James Sheptycki
Professor, Department of Social Science
Faculty of Liberal Arts & Professional Studies, York University

James Sheptycki is Professor of Criminology in the Department of Social Science. His special research expertise revolves around issues of transnational crime and policing. He has written on a variety of substantive criminological topics including domestic violence, serial killers, money laundering, drugs, public order policing, organized crime, police accountability, intelligence-led policing, witness protection, risk and insecurity. He is currently engaged in research concerning ‘guns, crime and social order’.



Lielle Gonsalves
Administrative Assistant
Nathanson Centre on Transnational Human Rights, Crime and Security


Former Directors

Margaret Beare

Margaret Beare (1997-2006)
Professor, Osgoode Hall Law School and Department of Sociology
Founding Director
BA, MA (Guelph), Diploma in Criminology (Cambridge), PhD (Columbia)

See biographical note above (Executive Committee).

Craig Scott

Craig Scott (2006-2011)
Professor, Osgoode Hall Law School
(on indefinite leave to hold public office)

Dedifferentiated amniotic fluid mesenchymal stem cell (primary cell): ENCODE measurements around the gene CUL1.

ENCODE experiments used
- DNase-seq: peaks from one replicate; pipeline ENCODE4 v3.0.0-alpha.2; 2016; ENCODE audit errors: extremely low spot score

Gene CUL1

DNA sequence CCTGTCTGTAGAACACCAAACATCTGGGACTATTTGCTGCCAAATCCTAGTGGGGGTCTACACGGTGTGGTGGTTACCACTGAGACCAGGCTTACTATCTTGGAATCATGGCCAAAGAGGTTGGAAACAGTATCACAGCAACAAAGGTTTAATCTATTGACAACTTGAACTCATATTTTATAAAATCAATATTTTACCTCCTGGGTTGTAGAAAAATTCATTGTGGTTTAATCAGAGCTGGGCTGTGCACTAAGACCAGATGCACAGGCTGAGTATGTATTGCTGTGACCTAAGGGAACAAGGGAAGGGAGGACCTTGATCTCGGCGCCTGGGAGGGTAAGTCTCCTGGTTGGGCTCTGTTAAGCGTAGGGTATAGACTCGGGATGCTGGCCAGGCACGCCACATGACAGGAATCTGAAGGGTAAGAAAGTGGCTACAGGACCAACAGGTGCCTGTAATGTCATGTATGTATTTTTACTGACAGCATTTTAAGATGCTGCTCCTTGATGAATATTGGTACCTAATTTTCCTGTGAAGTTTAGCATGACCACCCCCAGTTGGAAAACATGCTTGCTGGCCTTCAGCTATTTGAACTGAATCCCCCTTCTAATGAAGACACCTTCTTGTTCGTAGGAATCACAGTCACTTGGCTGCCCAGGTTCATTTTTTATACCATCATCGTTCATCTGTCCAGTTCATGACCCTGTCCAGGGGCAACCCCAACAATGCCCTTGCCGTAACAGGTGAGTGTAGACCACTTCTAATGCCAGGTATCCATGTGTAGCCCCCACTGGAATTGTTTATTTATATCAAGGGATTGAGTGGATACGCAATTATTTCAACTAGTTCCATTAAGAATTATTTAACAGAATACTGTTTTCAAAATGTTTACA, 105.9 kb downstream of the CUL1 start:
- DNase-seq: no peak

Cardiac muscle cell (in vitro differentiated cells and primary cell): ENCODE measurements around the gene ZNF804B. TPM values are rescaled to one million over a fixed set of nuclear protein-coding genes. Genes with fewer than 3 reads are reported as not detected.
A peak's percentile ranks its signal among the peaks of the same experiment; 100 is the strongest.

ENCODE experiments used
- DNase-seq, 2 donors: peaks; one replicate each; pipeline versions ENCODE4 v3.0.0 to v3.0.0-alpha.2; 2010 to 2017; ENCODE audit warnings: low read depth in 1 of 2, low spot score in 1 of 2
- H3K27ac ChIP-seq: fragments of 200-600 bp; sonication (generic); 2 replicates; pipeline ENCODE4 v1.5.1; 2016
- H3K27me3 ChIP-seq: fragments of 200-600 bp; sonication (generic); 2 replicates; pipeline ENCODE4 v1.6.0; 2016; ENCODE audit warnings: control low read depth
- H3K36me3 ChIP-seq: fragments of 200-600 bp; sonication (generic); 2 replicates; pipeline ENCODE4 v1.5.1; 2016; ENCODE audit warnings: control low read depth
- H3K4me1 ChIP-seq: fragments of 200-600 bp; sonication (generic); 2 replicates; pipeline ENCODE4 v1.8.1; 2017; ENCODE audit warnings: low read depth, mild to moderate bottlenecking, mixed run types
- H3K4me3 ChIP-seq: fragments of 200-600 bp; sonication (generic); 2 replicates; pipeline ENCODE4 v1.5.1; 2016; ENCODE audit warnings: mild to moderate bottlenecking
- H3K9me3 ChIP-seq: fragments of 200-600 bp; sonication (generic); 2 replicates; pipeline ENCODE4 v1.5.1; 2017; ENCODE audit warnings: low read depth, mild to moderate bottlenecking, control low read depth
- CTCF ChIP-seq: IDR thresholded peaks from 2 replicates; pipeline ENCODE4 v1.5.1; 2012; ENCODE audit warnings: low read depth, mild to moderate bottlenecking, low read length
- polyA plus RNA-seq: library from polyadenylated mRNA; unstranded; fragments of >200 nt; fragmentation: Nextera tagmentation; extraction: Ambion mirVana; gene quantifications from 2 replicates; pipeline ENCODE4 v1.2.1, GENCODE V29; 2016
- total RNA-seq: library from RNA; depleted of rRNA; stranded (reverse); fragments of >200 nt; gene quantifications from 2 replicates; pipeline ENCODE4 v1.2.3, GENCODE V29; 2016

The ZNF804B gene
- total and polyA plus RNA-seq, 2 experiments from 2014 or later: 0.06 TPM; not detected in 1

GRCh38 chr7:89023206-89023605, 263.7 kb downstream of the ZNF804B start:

BA (McGill), BA (Oxford), LLM (London School of Economics), LLB (Dalhousie), of the Bar of Ontario

Professor Craig Scott joined Osgoode Hall Law School in 2000, following twelve year as member of the Faculty of Law of the University of Toronto. On March 19, 2012, he was elected as the New Democratic Party candidate in a federal by-election in Toronto—Danforth, and is currently serving as a Member of Parliament for that riding.

Professor Scott’s teaching and research were primarily in the fields of public international law and private international law, with a focus on the place of international human rights law in both of these fields. His most recent work draws on all three of these fields, including a growing focus on transnational corporate accountability. He also worked extensively on the theory and doctrine of economic, social and cultural rights, as well as on constitutional rights protection in Canada and abroad.

He was the series editor of the Hart Monographs in Transnational and International Law, and Founding Editor of Transnational Legal Theory. He also edited the collection Torture as Tort: Comparative Perspectives on the Development of Transnational Human Rights Litigation.